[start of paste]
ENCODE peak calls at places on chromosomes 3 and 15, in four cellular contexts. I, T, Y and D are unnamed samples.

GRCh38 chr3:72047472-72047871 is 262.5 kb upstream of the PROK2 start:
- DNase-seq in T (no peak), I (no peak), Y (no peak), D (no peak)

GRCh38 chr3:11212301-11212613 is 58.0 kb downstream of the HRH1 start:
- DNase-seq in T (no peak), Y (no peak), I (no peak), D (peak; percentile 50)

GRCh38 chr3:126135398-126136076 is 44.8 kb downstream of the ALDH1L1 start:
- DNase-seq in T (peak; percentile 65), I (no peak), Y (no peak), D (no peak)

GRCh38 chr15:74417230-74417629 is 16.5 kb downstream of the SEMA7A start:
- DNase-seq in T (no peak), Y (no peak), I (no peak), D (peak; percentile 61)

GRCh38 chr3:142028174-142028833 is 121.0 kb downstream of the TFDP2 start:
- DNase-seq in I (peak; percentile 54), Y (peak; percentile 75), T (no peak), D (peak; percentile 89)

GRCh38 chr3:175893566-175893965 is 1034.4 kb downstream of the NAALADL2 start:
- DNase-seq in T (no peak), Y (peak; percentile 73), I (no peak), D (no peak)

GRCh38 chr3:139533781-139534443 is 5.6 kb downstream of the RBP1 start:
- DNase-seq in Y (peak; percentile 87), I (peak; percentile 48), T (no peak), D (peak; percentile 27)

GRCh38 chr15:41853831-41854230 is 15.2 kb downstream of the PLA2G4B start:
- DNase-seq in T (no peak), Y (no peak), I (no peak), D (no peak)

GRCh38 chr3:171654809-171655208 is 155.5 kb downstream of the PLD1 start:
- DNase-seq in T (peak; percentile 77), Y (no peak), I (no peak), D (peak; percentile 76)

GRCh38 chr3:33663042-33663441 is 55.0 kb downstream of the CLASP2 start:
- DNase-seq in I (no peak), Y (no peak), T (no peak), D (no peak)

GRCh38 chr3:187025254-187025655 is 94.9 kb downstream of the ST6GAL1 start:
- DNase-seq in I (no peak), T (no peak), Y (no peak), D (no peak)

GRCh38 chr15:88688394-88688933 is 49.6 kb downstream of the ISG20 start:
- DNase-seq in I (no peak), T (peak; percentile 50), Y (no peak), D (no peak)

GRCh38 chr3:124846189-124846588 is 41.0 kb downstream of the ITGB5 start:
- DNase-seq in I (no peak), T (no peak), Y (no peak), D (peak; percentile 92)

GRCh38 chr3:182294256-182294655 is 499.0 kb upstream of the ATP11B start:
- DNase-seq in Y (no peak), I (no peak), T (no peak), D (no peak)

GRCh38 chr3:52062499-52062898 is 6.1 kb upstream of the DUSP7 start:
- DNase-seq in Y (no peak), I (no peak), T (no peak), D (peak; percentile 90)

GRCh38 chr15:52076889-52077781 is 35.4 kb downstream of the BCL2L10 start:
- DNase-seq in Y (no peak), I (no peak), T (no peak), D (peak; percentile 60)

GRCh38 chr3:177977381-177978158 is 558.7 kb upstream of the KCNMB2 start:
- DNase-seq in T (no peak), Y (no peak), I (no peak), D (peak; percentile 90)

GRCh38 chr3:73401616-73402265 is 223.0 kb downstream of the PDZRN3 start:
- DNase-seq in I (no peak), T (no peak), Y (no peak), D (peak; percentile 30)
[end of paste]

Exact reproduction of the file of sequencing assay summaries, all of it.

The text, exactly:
ENCODE peak calls at places on chromosomes 3 and 15, in four cellular contexts. I, T, Y and D are unnamed samples.

GRCh38 chr3:72047472-72047871 is 262.5 kb upstream of the PROK2 start:
- DNase-seq in T (no peak), I (no peak), Y (no peak), D (no peak)

GRCh38 chr3:11212301-11212613 is 58.0 kb downstream of the HRH1 start:
- DNase-seq in T (no peak), Y (no peak), I (no peak), D (peak; percentile 50)

GRCh38 chr3:126135398-126136076 is 44.8 kb downstream of the ALDH1L1 start:
- DNase-seq in T (peak; percentile 65), I (no peak), Y (no peak), D (no peak)

GRCh38 chr15:74417230-74417629 is 16.5 kb downstream of the SEMA7A start:
- DNase-seq in T (no peak), Y (no peak), I (no peak), D (peak; percentile 61)

GRCh38 chr3:142028174-142028833 is 121.0 kb downstream of the TFDP2 start:
- DNase-seq in I (peak; percentile 54), Y (peak; percentile 75), T (no peak), D (peak; percentile 89)

GRCh38 chr3:175893566-175893965 is 1034.4 kb downstream of the NAALADL2 start:
- DNase-seq in T (no peak), Y (peak; percentile 73), I (no peak), D (no peak)

GRCh38 chr3:139533781-139534443 is 5.6 kb downstream of the RBP1 start:
- DNase-seq in Y (peak; percentile 87), I (peak; percentile 48), T (no peak), D (peak; percentile 27)

GRCh38 chr15:41853831-41854230 is 15.2 kb downstream of the PLA2G4B start:
- DNase-seq in T (no peak), Y (no peak), I (no peak), D (no peak)

GRCh38 chr3:171654809-171655208 is 155.5 kb downstream of the PLD1 start:
- DNase-seq in T (peak; percentile 77), Y (no peak), I (no peak), D (peak; percentile 76)

GRCh38 chr3:33663042-33663441 is 55.0 kb downstream of the CLASP2 start:
- DNase-seq in I (no peak), Y (no peak), T (no peak), D (no peak)

GRCh38 chr3:187025254-187025655 is 94.9 kb downstream of the ST6GAL1 start:
- DNase-seq in I (no peak), T (no peak), Y (no peak), D (no peak)

GRCh38 chr15:88688394-88688933 is 49.6 kb downstream of the ISG20 start:
- DNase-seq in I (no peak), T (peak; percentile 50), Y (no peak), D (no peak)

GRCh38 chr3:124846189-124846588 is 41.0 kb downstream of the ITGB5 start:
- DNase-seq in I (no peak), T (no peak), Y (no peak), D (peak; percentile 92)

GRCh38 chr3:182294256-182294655 is 499.0 kb upstream of the ATP11B start:
- DNase-seq in Y (no peak), I (no peak), T (no peak), D (no peak)

GRCh38 chr3:52062499-52062898 is 6.1 kb upstream of the DUSP7 start:
- DNase-seq in Y (no peak), I (no peak), T (no peak), D (peak; percentile 90)

GRCh38 chr15:52076889-52077781 is 35.4 kb downstream of the BCL2L10 start:
- DNase-seq in Y (no peak), I (no peak), T (no peak), D (peak; percentile 60)

GRCh38 chr3:177977381-177978158 is 558.7 kb upstream of the KCNMB2 start:
- DNase-seq in T (no peak), Y (no peak), I (no peak), D (peak; percentile 90)

GRCh38 chr3:73401616-73402265 is 223.0 kb downstream of the PDZRN3 start:
- DNase-seq in I (no peak), T (no peak), Y (no peak), D (peak; percentile 30)